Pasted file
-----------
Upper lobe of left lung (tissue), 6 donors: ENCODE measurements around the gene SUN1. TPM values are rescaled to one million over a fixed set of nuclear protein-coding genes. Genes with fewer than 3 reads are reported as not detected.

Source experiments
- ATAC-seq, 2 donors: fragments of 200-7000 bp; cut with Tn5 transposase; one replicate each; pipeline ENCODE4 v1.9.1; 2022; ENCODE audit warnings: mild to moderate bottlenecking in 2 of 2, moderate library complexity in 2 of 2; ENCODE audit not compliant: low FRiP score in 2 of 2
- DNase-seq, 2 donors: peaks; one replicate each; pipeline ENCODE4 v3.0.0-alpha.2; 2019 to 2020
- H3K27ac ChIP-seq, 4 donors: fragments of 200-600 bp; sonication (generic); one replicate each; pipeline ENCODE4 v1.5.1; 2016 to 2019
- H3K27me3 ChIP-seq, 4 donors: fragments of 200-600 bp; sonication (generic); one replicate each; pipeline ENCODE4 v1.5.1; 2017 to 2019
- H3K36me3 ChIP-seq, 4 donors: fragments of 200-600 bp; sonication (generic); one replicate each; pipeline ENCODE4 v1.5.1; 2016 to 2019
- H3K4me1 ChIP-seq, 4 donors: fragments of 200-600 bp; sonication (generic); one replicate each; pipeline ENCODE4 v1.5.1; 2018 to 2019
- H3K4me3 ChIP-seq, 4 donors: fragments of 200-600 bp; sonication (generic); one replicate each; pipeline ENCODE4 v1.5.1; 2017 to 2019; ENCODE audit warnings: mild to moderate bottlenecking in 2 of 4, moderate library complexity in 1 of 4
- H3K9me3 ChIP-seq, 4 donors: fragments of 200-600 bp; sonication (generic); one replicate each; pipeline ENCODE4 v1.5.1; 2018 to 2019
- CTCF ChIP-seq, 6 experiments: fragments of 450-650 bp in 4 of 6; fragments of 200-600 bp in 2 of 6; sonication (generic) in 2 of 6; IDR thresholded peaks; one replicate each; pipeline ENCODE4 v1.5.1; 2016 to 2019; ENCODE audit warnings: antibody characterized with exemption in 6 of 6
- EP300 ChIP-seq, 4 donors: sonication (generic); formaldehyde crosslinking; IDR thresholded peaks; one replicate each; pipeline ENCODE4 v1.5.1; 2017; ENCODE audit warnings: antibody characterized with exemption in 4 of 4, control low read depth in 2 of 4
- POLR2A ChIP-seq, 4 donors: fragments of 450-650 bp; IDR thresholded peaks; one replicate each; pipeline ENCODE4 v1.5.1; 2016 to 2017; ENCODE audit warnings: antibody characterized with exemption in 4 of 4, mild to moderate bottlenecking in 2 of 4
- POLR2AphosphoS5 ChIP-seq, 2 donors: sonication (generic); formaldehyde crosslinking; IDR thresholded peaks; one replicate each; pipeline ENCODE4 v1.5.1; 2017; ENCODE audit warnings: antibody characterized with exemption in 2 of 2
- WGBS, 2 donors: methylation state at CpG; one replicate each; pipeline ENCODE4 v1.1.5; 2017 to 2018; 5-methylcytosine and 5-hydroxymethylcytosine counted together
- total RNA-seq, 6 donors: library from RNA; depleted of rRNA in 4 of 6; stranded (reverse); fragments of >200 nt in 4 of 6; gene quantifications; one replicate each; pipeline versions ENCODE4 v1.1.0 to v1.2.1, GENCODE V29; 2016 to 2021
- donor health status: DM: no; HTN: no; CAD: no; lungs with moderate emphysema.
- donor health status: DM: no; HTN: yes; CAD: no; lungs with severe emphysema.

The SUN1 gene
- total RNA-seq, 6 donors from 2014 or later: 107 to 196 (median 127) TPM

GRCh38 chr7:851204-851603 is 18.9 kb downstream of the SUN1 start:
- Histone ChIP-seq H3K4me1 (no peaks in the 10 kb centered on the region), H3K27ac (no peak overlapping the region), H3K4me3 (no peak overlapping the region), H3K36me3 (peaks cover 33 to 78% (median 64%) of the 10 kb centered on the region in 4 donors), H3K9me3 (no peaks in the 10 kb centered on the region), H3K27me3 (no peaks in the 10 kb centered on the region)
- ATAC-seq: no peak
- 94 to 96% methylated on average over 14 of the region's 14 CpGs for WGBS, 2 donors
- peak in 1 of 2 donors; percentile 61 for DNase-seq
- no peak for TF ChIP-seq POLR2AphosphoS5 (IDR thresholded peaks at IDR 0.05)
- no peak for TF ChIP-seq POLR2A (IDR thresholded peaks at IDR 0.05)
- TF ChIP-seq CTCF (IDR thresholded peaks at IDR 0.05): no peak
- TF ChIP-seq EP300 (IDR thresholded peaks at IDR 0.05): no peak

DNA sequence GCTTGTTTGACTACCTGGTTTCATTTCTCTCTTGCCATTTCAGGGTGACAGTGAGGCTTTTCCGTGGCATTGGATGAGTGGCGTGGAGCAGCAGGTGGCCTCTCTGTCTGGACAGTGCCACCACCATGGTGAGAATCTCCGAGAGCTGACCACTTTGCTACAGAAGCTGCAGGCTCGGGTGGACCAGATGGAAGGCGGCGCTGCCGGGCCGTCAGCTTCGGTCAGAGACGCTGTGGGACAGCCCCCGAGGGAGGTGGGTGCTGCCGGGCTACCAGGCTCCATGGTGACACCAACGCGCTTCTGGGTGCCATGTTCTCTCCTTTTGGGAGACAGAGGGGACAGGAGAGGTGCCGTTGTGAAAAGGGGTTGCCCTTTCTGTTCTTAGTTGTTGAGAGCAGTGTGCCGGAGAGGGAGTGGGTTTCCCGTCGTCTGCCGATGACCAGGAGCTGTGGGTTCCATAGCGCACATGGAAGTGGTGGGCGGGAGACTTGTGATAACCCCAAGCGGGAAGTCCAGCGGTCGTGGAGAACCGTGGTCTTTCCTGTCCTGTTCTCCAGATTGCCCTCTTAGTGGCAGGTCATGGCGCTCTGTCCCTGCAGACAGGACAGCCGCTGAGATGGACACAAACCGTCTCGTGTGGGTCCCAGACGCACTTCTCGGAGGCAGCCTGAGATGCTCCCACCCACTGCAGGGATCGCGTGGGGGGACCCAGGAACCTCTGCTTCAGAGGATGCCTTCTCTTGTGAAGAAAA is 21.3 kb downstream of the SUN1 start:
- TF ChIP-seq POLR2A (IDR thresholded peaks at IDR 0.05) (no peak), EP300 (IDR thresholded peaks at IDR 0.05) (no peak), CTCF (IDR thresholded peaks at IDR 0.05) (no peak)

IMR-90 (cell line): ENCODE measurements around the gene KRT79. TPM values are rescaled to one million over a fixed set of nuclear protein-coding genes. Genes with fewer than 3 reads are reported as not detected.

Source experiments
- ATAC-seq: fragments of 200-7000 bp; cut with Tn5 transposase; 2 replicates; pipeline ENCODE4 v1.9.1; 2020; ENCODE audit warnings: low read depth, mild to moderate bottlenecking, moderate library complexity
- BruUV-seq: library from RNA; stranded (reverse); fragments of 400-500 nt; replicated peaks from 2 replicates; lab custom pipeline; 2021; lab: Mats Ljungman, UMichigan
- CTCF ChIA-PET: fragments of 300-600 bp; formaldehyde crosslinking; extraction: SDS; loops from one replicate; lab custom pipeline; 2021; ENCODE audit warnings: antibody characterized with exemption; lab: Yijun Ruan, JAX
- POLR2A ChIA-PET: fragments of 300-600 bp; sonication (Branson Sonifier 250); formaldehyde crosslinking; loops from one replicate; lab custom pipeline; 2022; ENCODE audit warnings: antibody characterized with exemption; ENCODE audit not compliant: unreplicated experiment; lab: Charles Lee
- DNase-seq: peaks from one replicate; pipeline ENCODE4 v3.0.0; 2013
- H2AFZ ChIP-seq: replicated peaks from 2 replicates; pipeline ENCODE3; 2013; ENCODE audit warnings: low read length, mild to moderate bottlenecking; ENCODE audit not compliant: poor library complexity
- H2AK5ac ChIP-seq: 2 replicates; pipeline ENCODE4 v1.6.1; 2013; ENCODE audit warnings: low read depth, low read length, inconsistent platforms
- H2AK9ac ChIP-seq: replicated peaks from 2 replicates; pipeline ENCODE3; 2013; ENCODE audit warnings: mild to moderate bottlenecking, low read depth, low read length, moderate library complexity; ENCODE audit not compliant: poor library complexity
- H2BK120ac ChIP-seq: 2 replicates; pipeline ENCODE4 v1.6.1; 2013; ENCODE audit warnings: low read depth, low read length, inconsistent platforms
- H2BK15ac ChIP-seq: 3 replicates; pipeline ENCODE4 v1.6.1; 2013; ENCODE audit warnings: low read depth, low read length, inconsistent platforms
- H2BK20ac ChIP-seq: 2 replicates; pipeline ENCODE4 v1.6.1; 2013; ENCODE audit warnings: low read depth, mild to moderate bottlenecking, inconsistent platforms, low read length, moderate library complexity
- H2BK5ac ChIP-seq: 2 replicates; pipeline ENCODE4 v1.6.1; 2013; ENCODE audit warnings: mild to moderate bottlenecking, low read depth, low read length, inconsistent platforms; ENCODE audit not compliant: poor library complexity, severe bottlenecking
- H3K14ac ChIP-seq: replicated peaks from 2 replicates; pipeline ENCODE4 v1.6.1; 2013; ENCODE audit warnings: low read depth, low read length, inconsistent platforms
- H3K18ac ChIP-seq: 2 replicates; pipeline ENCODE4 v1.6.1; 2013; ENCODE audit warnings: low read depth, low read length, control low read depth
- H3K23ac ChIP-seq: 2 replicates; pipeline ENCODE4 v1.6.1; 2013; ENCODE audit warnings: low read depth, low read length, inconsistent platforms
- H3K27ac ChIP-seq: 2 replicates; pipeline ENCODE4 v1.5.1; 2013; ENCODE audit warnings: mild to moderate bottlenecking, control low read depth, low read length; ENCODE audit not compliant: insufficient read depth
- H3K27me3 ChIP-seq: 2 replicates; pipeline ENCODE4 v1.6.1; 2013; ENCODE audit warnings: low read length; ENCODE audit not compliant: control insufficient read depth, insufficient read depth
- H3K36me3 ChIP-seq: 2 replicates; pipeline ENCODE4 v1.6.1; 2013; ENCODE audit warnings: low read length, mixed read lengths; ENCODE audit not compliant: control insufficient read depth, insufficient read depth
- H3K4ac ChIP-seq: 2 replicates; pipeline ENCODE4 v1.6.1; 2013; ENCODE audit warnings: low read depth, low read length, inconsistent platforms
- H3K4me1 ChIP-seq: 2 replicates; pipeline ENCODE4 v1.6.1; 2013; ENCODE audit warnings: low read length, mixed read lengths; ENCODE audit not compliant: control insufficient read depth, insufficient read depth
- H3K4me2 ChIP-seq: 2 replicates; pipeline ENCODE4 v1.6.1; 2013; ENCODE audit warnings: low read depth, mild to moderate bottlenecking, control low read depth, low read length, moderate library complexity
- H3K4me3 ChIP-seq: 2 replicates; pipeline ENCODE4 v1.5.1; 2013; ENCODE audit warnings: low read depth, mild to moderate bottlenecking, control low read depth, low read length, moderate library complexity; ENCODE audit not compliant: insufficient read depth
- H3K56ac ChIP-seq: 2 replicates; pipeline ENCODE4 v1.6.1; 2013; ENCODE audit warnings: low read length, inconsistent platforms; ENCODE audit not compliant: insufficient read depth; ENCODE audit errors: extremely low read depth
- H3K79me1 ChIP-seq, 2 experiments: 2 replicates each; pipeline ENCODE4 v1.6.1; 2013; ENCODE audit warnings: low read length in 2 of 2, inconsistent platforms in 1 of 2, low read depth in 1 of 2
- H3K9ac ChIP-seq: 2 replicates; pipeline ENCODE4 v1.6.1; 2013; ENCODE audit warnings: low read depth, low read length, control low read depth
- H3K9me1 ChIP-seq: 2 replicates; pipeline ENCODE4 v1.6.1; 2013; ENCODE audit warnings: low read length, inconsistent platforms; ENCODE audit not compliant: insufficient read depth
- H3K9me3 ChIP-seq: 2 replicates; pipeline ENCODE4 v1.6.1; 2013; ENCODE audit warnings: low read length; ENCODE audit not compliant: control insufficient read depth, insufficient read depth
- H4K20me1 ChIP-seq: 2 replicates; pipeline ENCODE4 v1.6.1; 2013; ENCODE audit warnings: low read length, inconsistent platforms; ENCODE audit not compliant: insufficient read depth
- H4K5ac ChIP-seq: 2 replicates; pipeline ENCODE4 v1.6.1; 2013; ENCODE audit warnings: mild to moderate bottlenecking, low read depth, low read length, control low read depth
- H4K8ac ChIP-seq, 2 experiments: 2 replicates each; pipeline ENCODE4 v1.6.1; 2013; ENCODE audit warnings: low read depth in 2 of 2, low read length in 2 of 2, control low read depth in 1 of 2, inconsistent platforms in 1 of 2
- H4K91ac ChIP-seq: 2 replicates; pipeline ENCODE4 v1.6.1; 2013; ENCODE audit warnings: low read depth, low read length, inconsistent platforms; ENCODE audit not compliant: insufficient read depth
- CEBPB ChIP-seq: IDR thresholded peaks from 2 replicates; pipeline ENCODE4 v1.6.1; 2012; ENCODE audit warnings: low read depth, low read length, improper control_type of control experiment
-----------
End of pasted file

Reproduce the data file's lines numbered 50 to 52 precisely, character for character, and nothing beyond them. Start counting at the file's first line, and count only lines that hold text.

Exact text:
- H3K27me3 ChIP-seq: 2 replicates; pipeline ENCODE4 v1.6.1; 2013; ENCODE audit warnings: low read length; ENCODE audit not compliant: control insufficient read depth, insufficient read depth
- H3K36me3 ChIP-seq: 2 replicates; pipeline ENCODE4 v1.6.1; 2013; ENCODE audit warnings: low read length, mixed read lengths; ENCODE audit not compliant: control insufficient read depth, insufficient read depth
- H3K4ac ChIP-seq: 2 replicates; pipeline ENCODE4 v1.6.1; 2013; ENCODE audit warnings: low read depth, low read length, inconsistent platforms